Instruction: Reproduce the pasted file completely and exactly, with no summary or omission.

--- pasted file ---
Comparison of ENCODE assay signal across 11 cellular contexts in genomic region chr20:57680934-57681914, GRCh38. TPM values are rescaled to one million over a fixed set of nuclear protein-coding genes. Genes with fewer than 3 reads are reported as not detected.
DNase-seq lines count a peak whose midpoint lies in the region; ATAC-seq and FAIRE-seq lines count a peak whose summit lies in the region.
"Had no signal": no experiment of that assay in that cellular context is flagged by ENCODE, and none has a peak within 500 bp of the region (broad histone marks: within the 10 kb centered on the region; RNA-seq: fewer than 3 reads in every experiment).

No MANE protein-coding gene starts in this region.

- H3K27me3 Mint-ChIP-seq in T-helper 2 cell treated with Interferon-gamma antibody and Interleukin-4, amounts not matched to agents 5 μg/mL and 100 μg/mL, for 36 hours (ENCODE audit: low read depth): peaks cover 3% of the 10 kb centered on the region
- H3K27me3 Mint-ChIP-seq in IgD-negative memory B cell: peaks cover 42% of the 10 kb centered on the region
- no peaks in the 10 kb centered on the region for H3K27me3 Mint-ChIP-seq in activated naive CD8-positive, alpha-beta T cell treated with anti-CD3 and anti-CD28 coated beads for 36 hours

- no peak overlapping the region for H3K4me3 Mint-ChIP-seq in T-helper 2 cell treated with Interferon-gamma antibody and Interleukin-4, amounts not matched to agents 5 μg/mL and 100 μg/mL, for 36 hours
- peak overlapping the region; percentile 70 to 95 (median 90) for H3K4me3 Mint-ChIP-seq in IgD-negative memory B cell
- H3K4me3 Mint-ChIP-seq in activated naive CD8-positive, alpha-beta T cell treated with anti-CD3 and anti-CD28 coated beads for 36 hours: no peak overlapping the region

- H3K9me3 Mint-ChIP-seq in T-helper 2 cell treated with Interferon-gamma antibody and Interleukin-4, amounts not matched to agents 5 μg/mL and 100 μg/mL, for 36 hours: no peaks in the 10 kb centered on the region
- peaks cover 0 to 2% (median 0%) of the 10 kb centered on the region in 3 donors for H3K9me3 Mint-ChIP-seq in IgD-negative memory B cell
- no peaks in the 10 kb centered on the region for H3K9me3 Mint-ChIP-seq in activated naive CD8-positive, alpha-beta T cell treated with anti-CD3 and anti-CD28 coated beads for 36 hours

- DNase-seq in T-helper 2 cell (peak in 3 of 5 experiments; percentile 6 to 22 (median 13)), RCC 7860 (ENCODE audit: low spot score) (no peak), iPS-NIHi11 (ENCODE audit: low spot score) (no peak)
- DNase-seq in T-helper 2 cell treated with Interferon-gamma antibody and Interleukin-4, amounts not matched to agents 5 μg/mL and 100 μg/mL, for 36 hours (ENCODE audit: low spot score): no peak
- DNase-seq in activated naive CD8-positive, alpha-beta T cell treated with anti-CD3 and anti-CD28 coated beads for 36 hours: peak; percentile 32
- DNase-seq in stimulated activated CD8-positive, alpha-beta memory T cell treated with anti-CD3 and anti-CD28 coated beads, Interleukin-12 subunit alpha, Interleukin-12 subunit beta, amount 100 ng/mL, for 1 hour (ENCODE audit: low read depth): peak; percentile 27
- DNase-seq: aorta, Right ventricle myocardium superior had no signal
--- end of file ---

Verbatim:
Comparison of ENCODE assay signal across 11 cellular contexts in genomic region chr20:57680934-57681914, GRCh38. TPM values are rescaled to one million over a fixed set of nuclear protein-coding genes. Genes with fewer than 3 reads are reported as not detected.
DNase-seq lines count a peak whose midpoint lies in the region; ATAC-seq and FAIRE-seq lines count a peak whose summit lies in the region.
"Had no signal": no experiment of that assay in that cellular context is flagged by ENCODE, and none has a peak within 500 bp of the region (broad histone marks: within the 10 kb centered on the region; RNA-seq: fewer than 3 reads in every experiment).

No MANE protein-coding gene starts in this region.

- H3K27me3 Mint-ChIP-seq in T-helper 2 cell treated with Interferon-gamma antibody and Interleukin-4, amounts not matched to agents 5 μg/mL and 100 μg/mL, for 36 hours (ENCODE audit: low read depth): peaks cover 3% of the 10 kb centered on the region
- H3K27me3 Mint-ChIP-seq in IgD-negative memory B cell: peaks cover 42% of the 10 kb centered on the region
- no peaks in the 10 kb centered on the region for H3K27me3 Mint-ChIP-seq in activated naive CD8-positive, alpha-beta T cell treated with anti-CD3 and anti-CD28 coated beads for 36 hours

- no peak overlapping the region for H3K4me3 Mint-ChIP-seq in T-helper 2 cell treated with Interferon-gamma antibody and Interleukin-4, amounts not matched to agents 5 μg/mL and 100 μg/mL, for 36 hours
- peak overlapping the region; percentile 70 to 95 (median 90) for H3K4me3 Mint-ChIP-seq in IgD-negative memory B cell
- H3K4me3 Mint-ChIP-seq in activated naive CD8-positive, alpha-beta T cell treated with anti-CD3 and anti-CD28 coated beads for 36 hours: no peak overlapping the region

- H3K9me3 Mint-ChIP-seq in T-helper 2 cell treated with Interferon-gamma antibody and Interleukin-4, amounts not matched to agents 5 μg/mL and 100 μg/mL, for 36 hours: no peaks in the 10 kb centered on the region
- peaks cover 0 to 2% (median 0%) of the 10 kb centered on the region in 3 donors for H3K9me3 Mint-ChIP-seq in IgD-negative memory B cell
- no peaks in the 10 kb centered on the region for H3K9me3 Mint-ChIP-seq in activated naive CD8-positive, alpha-beta T cell treated with anti-CD3 and anti-CD28 coated beads for 36 hours

- DNase-seq in T-helper 2 cell (peak in 3 of 5 experiments; percentile 6 to 22 (median 13)), RCC 7860 (ENCODE audit: low spot score) (no peak), iPS-NIHi11 (ENCODE audit: low spot score) (no peak)
- DNase-seq in T-helper 2 cell treated with Interferon-gamma antibody and Interleukin-4, amounts not matched to agents 5 μg/mL and 100 μg/mL, for 36 hours (ENCODE audit: low spot score): no peak
- DNase-seq in activated naive CD8-positive, alpha-beta T cell treated with anti-CD3 and anti-CD28 coated beads for 36 hours: peak; percentile 32
- DNase-seq in stimulated activated CD8-positive, alpha-beta memory T cell treated with anti-CD3 and anti-CD28 coated beads, Interleukin-12 subunit alpha, Interleukin-12 subunit beta, amount 100 ng/mL, for 1 hour (ENCODE audit: low read depth): peak; percentile 27
- DNase-seq: aorta, Right ventricle myocardium superior had no signal